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J - Antenna for 160,15 and 10(FM) meters

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ANTENTOP- 02- 2003, # 003

J - Antenna for 160,15 and 10(FM) meters


Such antenna with feeding 'from the end' is much more easy to make, that a simple dipole. Here, antenna wire bears only itself, and this reduces the mechanical strength and thickness of the wire to be used. Also, you may use your window as one the point of antenna fixing. In this case, all the cable will be inside your shack and antenna could be tuned precisely in comfortable conditions. If the beginning of antenna is


outside the apartment, most part of matching line can be used as the continuation of the feeding cable.



On Figure 2 there is a design, that I implemented for using on 160 m amateur band, and which, to my mind, is a perfect solution for the people, who cannot mount a classical dipole.



Figure 2. Long wire antenna for 160 m with a coaxial matching line.

In my case, all coaxial cables have 75 Ohm impedance, the antenna wire, as well as two bearing wires are made from very hard bimetallic insulated cable (outer diameter is about 3 mm). The trickiest part - the connector between cable and antenna - is shown on Figure 2.. It should be noted, that voltage on it is quite high, and so everything should be well insulated from each other. It is good idea to place this connector somewhere indoors, otherwise rains and snow may cause decreasing of insulation efficiency and antenna performance. This antenna uses a tuned line made from the coaxial cable, and for proper operation of the whole system the antenna wire should have the length equal to the l*0.95/2, and the coaxial line must resonate on the working frequency.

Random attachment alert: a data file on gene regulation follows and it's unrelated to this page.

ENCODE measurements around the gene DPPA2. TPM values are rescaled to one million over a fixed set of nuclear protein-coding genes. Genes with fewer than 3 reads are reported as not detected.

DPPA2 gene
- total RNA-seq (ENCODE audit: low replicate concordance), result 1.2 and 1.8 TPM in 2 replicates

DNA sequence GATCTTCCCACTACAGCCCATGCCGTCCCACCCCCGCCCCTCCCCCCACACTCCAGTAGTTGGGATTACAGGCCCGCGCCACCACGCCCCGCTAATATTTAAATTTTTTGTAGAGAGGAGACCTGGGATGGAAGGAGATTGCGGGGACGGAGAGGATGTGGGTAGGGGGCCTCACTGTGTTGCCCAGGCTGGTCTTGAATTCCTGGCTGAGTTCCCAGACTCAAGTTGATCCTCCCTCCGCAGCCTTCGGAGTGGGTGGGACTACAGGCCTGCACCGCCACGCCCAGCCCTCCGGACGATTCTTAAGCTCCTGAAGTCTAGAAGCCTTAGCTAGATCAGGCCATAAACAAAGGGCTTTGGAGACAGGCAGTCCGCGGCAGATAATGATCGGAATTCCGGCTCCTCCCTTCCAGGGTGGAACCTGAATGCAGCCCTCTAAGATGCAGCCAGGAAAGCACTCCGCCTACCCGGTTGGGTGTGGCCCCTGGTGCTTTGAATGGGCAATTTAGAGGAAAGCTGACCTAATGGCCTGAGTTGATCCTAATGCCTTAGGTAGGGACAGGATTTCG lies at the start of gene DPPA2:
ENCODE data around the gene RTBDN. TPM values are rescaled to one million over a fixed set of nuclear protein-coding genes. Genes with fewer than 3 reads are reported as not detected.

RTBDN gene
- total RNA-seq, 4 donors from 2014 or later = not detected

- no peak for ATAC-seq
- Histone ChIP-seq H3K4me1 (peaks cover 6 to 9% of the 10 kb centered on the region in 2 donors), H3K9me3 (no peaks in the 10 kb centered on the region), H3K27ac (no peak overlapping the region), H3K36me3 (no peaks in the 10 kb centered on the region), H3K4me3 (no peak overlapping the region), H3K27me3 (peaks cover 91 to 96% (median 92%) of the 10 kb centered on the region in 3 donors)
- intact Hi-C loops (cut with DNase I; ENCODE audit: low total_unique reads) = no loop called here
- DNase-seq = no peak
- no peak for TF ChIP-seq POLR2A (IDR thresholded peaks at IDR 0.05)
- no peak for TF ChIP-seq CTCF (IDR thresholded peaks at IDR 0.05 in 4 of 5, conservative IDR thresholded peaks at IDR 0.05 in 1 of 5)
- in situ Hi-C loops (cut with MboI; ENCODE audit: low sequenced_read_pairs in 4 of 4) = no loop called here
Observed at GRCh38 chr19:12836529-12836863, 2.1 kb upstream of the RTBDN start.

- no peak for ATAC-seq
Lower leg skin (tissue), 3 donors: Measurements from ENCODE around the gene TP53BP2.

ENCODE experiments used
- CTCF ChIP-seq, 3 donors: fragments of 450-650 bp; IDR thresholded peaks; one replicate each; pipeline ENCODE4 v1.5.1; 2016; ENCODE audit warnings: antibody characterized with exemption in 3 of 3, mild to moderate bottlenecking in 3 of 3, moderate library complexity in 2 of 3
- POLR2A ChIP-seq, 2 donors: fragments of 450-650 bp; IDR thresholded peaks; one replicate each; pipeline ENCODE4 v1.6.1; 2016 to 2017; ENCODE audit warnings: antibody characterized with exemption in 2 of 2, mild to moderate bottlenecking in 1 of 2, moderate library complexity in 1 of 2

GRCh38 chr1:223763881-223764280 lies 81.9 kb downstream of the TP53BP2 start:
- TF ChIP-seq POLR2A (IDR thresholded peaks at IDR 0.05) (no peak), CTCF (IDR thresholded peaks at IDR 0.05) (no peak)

It is a good idea, to connect the shortened end of the matching line to the ground (cold water pipe, heating system, building elements etc.) to provide adequate safety and to reduce possible TV/RF interferences while transmitting.


Tuning and adjusting of the antenna


To achieve what was declared in the previous paragraph, first of all the precise length of the matching line should be determined. Theoretically, it should be

closed to  l/(4*sqrt(d)) (sqrt - Square Root, d - dielectric constant of the insulator used in the coaxial cable). SQRT(d) value is typically about 1.52 for most cables with polyethylene-based dielectric, that is why, 'shortening coefficient' is about 0.66. But the practical value will be a little different from that.


The lengths indicated on Figure 2 are mine values, and they can be used as the approximate reference. Exact numbers depends on the antenna environment and should be determined experimentally. It should be noted, that in 'ideal'case it is not a simple task, because in such system three values have to be varied (one is antenna length, and another two are lengths of the parts of the matching line). But as it appeared from my experience, for practical purposes the most important thing is to choose correct total length of the matching line, which must resonate on the desired frequency.


To do this, I suggest to use the following technique. To make your line resonate on the middle of the band (1890 kHz), you first have to make the line about 1 m longer, that estimated length of the tuned line (for example, 24 m), making shortened segment about 3.6 m. Then, connect the 2-3 kiloohms resistor to the 'open' end of the line, and

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